Re: High Availability Options
Date: Sat, 31 May 2008 03:05:58 -0700 (PDT)
On May 28, 8:05 pm, Pat <pat.ca..._at_service-now.com> wrote:
> > You don't need EE for RAC necessarily.
> > You don't need RAC at all necessarily for HA. Actually as Moans
> > Nogood has demonstrated often people lose reliability and availability
> > when implementing RAC.
> > Start by defining exactly what HA means to the customer. How much
> > downtime can they tolerate and how often?
> The specifications I had to work on were:
> Primary production environment should take < 2 minutes to recover from
> a hardware failure (RAC does this for me I believe)
RAC "could" handle this but as Moans has pointed out ( repeatedly ) implementing RAC and supporting RAC requires a huge investment not only in licensing costs but in training, testing, verification, etc.
It is not unusual that people find they cause more downtime than they gain by attempting to implement RAC. It requires a huge investment in personnel, equipment, testing, etc. You cannot just setup a production RAC environment without having a test RAC environment to practice on and perfect everything.
Don't undersell the amount of time and effort and cost involved in an implementation like this if you choose RAC.
For example, 2 minutes is an eternity and could possibly be handled by having a spare server setup that can mount the storage and perform instance recovery. Or a standby database on the primary site.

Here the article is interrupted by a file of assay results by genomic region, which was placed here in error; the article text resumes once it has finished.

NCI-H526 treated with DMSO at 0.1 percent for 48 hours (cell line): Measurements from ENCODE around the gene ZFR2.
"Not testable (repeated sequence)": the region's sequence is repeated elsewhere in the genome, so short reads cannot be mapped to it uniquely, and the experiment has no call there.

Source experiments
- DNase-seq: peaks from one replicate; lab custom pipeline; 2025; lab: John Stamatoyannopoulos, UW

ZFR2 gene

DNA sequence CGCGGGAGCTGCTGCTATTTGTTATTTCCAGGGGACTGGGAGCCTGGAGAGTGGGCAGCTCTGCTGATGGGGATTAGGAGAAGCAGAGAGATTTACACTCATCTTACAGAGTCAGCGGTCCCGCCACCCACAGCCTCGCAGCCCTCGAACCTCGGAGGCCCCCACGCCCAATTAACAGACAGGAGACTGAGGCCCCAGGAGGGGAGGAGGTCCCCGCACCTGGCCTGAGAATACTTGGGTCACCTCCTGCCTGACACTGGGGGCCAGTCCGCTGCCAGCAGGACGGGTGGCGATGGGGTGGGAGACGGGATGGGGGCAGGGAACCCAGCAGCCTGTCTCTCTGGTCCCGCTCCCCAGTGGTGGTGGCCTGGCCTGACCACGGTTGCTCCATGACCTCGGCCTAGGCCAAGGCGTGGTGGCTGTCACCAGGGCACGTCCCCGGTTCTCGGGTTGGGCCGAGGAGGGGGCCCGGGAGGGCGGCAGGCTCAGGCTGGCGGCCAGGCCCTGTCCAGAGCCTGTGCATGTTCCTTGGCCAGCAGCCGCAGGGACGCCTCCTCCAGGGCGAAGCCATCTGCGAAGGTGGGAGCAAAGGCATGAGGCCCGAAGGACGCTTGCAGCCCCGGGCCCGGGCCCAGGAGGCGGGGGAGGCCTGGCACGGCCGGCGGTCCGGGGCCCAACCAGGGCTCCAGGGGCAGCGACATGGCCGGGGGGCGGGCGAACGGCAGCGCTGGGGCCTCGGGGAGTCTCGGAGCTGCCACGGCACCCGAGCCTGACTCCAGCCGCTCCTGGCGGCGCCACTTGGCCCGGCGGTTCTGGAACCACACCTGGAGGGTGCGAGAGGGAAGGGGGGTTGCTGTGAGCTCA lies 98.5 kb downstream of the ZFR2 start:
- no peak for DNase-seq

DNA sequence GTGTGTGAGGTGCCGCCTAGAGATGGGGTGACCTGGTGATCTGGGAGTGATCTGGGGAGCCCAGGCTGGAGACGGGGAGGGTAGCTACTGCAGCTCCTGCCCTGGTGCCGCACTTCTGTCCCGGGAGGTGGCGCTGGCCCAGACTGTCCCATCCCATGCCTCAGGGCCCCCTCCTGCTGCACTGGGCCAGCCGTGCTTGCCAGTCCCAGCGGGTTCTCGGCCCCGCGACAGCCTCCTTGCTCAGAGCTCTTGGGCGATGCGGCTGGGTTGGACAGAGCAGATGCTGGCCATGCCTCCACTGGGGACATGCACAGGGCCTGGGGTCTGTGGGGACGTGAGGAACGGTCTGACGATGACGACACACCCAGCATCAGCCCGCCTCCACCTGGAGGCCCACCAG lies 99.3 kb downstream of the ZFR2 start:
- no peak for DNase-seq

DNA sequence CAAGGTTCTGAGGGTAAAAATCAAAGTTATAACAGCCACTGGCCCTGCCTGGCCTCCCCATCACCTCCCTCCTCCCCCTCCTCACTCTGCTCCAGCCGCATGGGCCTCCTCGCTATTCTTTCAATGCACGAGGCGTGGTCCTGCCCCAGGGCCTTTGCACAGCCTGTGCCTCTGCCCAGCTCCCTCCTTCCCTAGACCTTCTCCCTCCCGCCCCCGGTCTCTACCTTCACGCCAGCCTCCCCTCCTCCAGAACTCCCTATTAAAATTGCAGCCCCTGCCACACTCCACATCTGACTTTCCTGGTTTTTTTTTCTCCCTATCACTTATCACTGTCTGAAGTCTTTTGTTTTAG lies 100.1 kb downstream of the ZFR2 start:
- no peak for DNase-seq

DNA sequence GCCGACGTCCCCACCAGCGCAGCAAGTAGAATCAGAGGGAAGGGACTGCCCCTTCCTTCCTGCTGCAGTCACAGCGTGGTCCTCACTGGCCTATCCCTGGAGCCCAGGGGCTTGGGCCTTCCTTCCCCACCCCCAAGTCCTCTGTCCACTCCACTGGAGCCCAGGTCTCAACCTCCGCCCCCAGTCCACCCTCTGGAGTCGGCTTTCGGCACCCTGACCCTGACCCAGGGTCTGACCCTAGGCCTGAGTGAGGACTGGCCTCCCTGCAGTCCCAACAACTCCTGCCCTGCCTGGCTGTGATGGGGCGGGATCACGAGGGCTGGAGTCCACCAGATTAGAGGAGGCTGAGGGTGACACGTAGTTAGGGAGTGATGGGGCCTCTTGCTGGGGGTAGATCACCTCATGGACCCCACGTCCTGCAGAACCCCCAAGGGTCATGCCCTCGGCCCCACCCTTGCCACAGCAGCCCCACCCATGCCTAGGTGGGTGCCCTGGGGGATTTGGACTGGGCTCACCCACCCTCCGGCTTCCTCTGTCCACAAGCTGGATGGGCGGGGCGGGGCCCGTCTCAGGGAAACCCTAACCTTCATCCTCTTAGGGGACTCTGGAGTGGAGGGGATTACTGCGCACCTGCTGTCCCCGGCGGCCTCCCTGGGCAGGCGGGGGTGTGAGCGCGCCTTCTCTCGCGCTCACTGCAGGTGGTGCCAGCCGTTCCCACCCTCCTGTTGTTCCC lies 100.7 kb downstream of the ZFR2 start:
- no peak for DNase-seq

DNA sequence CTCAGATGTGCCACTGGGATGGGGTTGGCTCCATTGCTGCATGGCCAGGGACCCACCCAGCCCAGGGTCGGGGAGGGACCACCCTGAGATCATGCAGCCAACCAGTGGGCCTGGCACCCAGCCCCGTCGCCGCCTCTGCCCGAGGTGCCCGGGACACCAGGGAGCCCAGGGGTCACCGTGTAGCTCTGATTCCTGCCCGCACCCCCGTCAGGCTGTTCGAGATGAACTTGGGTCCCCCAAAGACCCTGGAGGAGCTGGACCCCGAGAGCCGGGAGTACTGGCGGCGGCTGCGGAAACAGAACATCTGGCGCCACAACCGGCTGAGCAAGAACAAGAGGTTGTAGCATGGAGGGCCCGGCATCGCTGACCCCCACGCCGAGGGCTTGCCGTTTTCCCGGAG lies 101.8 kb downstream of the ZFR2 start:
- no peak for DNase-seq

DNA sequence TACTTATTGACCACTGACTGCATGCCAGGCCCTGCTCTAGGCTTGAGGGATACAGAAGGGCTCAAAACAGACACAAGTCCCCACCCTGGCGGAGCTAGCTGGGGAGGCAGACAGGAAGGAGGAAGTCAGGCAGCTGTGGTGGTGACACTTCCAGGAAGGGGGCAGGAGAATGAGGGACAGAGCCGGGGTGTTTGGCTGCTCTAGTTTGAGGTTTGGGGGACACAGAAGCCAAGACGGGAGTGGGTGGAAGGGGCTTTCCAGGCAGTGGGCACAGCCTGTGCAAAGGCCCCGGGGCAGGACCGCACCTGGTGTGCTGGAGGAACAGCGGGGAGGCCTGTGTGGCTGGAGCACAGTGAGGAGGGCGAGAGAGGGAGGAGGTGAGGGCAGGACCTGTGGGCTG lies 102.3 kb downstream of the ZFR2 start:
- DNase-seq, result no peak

Lots of possible HA solutions might fit into what you have described so far.
> In the event we lose the primary data center, we should be able to to
> have the DR environment up in < 10 minutes. Frankly I'm not sure the
> requisite network changes would propagate in < 10 minutes in the event
> we flat out lost a data center, but those were the parameters I had to
> work with.
You can do the remote HA either with oracle techniques or with storage based alternatives. Again lots of choices here.
We are switching out EMC symmetrix synchronous SRDF over to Clariion based mirrorview async.
> My understanding is I can set up RAC with Oracle Standard just fine,
> so that more or less meets my production criteria (although the SAN
> does remain a single point of failure, albeit an unlikely one)
> The hard part though is how to make sure that my offsite DR database
> is up to data. Dataguard will do that for me, and I can live in
> asynchronous mode (in a disaster we can afford to lose a few unapplied
> logs; this is not a financial app). Dataguard though (I think)
> requires enterprise.
Why don't you actually look at the licensing options and choices instead of guessing?
> The hard part of this spec for me at least is the offsite DR site,
> which is kind of ironic, because the other database we have in house
> is mysql and it has the opposite problem. Remote slaves are easy to
> set up (and part of the core product). There's no equivalent to RAC at
> all though (don't get me started about what mysql laughably calls
> their cluster solution).
Not sure this is relevant to what you are asking here. No need to start some kind of oracle/mysql flame war we get enough of the oracle/ sql server ones here.
Good luck and keep questioning all your assumptions. Received on Sat May 31 2008 - 05:05:58 CDT